## ABC-SAEM

Posted in Books, Statistics, University life with tags , , , , , , , , , , , , , , , , , , on October 8, 2019 by xi'an In connection with the recent PhD thesis defence of Juliette Chevallier, in which I took a somewhat virtual part for being physically in Warwick, I read a paper she wrote with Stéphanie Allassonnière on stochastic approximation versions of the EM algorithm. Computing the MAP estimator can be done via some adapted for simulated annealing versions of EM, possibly using MCMC as for instance in the Monolix software and its MCMC-SAEM algorithm. Where SA stands sometimes for stochastic approximation and sometimes for simulated annealing, originally developed by Gilles Celeux and Jean Diebolt, then reframed by Marc Lavielle and Eric Moulines [friends and coauthors]. With an MCMC step because the simulation of the latent variables involves an untractable normalising constant. (Contrary to this paper, Umberto Picchini and Adeline Samson proposed in 2015 a genuine ABC version of this approach, paper that I thought I missed—although I now remember discussing it with Adeline at JSM in Seattle—, ABC is used as a substitute for the conditional distribution of the latent variables given data and parameter. To be used as a substitute for the Q step of the (SA)EM algorithm. One more approximation step and one more simulation step and we would reach a form of ABC-Gibbs!) In this version, there are very few assumptions made on the approximation sequence, except that it converges with the iteration index to the true distribution (for a fixed observed sample) if convergence of ABC-SAEM is to happen. The paper takes as an illustrative sequence a collection of tempered versions of the true conditionals, but this is quite formal as I cannot fathom a feasible simulation from the tempered version and not from the untempered one. It is thus much more a version of tempered SAEM than truly connected with ABC (although a genuine ABC-EM version could be envisioned).

## Le Monde puzzle [#1092]

Posted in Statistics with tags , , , , , , , on April 18, 2019 by xi'an A Latin square Le Monde mathematical puzzle that I found rather dreary:

A hidden 3×3 board contains all numbers from 1 to 9. Anselm wants to guess the board and makes two proposals. Berenicke tells him how many entries are in the right rows and colums for each proposal, along with the information that no entry is at the right location. Anselm deduces the right board.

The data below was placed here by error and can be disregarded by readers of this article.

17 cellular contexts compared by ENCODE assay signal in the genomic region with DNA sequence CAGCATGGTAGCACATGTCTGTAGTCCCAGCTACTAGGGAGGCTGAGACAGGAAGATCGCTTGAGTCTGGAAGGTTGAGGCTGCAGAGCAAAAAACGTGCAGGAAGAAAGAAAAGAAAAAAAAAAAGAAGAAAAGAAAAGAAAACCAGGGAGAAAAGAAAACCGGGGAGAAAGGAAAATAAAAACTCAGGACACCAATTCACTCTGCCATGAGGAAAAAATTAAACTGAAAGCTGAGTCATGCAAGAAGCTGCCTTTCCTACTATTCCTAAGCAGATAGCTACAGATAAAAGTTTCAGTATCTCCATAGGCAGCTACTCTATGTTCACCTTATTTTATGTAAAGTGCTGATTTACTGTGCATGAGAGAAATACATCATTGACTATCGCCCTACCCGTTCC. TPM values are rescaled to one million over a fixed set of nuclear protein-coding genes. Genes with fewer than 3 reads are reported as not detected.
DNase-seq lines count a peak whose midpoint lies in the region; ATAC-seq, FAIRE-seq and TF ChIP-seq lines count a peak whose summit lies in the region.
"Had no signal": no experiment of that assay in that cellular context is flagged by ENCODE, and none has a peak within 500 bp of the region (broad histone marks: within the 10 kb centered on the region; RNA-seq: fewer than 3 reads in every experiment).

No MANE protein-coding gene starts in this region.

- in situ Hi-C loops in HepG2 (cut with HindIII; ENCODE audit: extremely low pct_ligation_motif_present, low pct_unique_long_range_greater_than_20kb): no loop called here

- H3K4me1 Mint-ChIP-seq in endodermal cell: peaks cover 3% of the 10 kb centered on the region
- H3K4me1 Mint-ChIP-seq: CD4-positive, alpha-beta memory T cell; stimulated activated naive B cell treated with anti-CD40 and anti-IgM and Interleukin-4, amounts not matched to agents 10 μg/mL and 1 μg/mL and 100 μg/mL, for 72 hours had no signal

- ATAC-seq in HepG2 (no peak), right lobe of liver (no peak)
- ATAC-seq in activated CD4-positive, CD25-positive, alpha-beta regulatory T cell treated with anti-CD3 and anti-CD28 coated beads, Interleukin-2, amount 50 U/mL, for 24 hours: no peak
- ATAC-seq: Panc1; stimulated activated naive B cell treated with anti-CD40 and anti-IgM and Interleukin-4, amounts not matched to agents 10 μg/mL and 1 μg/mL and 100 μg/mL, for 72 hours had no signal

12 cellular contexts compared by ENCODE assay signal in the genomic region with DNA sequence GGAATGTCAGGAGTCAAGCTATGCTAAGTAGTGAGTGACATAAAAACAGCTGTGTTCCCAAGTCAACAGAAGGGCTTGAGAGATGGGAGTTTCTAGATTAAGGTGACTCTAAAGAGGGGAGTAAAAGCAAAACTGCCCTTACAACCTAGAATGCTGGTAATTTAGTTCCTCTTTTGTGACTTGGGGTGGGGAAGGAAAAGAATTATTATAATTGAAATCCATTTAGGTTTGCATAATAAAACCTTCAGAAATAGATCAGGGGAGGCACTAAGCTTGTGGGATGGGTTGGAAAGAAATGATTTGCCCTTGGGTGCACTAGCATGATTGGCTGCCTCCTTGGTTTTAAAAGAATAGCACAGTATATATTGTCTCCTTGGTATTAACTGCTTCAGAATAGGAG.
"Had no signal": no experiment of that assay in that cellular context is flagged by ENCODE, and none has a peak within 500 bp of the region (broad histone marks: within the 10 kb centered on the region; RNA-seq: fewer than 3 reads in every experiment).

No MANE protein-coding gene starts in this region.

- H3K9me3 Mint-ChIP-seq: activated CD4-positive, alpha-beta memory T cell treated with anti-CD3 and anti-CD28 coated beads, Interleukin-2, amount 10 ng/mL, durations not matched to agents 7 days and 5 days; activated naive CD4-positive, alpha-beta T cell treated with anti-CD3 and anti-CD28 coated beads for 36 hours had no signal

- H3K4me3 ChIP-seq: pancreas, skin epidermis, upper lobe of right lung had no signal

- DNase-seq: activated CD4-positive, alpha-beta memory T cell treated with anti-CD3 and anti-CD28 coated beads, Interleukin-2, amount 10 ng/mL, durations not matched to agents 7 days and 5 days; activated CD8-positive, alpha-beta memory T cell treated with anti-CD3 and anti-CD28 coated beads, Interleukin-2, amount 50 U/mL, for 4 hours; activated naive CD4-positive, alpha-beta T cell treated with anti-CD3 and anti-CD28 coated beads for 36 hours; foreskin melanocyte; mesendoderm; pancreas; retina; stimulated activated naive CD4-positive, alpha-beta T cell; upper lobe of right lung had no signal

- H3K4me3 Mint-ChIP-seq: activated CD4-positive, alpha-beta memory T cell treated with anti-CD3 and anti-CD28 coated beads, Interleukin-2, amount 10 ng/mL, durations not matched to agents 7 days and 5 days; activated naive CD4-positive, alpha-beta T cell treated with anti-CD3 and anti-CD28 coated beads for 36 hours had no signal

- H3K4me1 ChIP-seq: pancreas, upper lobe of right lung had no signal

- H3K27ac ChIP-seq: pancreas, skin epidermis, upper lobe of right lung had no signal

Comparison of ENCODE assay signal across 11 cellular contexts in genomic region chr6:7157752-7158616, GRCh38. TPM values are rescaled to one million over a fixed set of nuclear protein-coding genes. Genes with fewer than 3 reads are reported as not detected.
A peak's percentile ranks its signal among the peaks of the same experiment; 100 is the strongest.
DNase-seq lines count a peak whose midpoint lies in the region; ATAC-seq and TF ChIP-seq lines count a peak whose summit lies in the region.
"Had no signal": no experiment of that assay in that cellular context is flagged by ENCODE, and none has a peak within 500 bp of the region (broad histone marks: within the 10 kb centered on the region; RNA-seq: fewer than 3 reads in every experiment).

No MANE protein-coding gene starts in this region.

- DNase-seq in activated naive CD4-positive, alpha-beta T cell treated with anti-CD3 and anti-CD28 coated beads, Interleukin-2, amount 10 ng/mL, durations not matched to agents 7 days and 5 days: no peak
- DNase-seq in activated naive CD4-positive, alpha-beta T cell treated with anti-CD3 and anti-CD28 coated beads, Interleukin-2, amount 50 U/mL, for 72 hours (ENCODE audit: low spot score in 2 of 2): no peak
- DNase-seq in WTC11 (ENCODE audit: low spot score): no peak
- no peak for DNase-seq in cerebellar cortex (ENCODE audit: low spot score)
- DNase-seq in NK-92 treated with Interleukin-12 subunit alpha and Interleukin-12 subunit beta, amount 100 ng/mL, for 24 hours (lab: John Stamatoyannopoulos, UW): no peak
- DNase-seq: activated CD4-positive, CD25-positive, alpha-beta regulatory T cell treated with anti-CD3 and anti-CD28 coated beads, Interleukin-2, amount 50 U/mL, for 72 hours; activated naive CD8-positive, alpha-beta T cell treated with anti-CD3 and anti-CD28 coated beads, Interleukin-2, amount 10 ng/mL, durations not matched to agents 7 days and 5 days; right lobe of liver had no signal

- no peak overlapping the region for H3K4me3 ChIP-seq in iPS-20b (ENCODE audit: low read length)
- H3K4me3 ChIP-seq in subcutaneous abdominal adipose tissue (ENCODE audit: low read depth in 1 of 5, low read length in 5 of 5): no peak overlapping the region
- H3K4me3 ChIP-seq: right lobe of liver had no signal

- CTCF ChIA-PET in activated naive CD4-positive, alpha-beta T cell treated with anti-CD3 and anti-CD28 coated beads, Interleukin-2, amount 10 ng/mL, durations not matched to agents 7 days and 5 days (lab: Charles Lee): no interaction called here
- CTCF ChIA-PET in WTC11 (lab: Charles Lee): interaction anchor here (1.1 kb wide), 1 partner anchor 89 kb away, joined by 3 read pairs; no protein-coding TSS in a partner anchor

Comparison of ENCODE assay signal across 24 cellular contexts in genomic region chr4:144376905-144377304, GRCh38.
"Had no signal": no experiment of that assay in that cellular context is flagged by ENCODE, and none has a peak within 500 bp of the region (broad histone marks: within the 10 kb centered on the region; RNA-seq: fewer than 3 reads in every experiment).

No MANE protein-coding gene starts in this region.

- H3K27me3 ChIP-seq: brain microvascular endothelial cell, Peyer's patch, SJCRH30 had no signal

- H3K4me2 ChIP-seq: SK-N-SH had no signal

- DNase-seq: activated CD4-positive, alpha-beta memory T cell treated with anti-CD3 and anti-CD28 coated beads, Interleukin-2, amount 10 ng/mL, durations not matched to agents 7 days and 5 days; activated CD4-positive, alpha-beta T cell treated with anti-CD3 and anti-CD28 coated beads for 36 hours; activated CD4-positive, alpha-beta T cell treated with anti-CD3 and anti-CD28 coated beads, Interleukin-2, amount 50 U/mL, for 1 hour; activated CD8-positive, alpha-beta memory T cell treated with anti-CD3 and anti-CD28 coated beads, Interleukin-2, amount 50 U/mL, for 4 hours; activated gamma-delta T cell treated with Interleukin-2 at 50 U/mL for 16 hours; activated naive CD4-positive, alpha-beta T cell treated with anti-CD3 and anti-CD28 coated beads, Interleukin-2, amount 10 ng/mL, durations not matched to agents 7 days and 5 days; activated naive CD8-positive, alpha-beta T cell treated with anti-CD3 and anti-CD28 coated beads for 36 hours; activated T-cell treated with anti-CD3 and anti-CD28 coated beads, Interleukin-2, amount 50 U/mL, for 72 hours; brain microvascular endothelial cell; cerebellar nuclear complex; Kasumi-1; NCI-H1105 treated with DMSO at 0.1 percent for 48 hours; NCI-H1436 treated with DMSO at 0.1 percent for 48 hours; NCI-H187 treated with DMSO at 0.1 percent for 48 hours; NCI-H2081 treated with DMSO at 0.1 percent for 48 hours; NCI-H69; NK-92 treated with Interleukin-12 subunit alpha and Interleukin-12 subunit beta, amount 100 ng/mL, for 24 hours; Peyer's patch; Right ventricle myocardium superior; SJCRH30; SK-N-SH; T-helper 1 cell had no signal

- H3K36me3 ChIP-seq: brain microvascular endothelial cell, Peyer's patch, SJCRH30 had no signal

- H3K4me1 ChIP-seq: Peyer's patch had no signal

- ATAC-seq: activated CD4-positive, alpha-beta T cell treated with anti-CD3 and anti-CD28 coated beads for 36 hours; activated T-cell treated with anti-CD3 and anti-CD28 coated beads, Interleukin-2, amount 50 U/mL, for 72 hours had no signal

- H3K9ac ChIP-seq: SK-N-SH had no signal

Which I solved by brute force and not even simulated annealing, first defining a target

ordoku1=ordoku2=matrix(1,9,2)
ordoku1[,1]=c(1,1,1,2,2,2,3,3,3)
ordoku1[,2]=rep(1:3,3)
ordoku2[,1]=c(3,2,3,1,2,3,2,1,1)
ordoku2[,2]=c(2,2,3,2,3,1,1,3,1)
fitz=function(ordo){
(sum(ordo[c(1,4,7),2]==1)==1)+(sum(ordo[c(2,5,8),2]==2)==1)+
(sum(ordo[c(3,6,9),2]==3)==0)+(sum(ordo[c(1,2,3),1]==1)==1)+
(sum(ordo[c(4,5,6),1]==2)==1)+(sum(ordo[c(7,8,9),1]==3)==2)+
(sum(ordo[c(6,7,9),2]==1)==2)+(sum(ordo[c(1,2,4),2]==2)==1)+
(sum(ordo[c(3,5,8),2]==3)==2)+(sum(ordo[c(4,8,9),1]==1)==1)+
(sum(ordo[c(7,2,5),1]==2)==1)+(sum(ordo[c(1,3,6),1]==3)==0)+
(!(0%in%apply((ordo-ordoku1)^2,1,sum)))+(!(0%in%apply((ordo-ordoku2)^2,1,sum)))
}


on a 9×9 board entry reproducing all items of information given by Berenicke. If all constraints are met, the function returns 14. And then searched for a solution at random:

temp=1
randw=function(ordo){
for (t in 1:1e6){
chlg=sample(1:9,2)
temp=ordo[chlg,]
ordo[chlg,]=ordo[chlg,]
ordo[chlg,]=temp
if (fitz(ordo)==14){
print(ordo);break()}}}


which produces the correct board

4 3 5
6 7 1
9 2 8


## Le Monde puzzle [#1088]

Posted in Books, Kids, R with tags , , , , , , , , on March 29, 2019 by xi'an A board (Ising!) Le Monde mathematical puzzle in the optimisation mode, again:

On a 7×7 board, what is the maximal number of locations that one can occupy when imposing at least two empty neighbours ?

Which I tried to solve by brute force and simulated annealing (what else?!), first defining a target

targ=function(tabz){
sum(tabz[-c(1,9),-c(1,9)]-1.2*(tabz[-c(1,9),-c(1,9)]*tabz[-c(8,9),-c(1,9)]
+tabz[-c(1,9),-c(1,9)]*tabz[-c(1,2),-c(1,9)]
+tabz[-c(1,9),-c(1,9)]*tabz[-c(1,9),-c(8,9)]
+tabz[-c(1,9),-c(1,9)]*tabz[-c(1,9),-c(1,2)]>2))}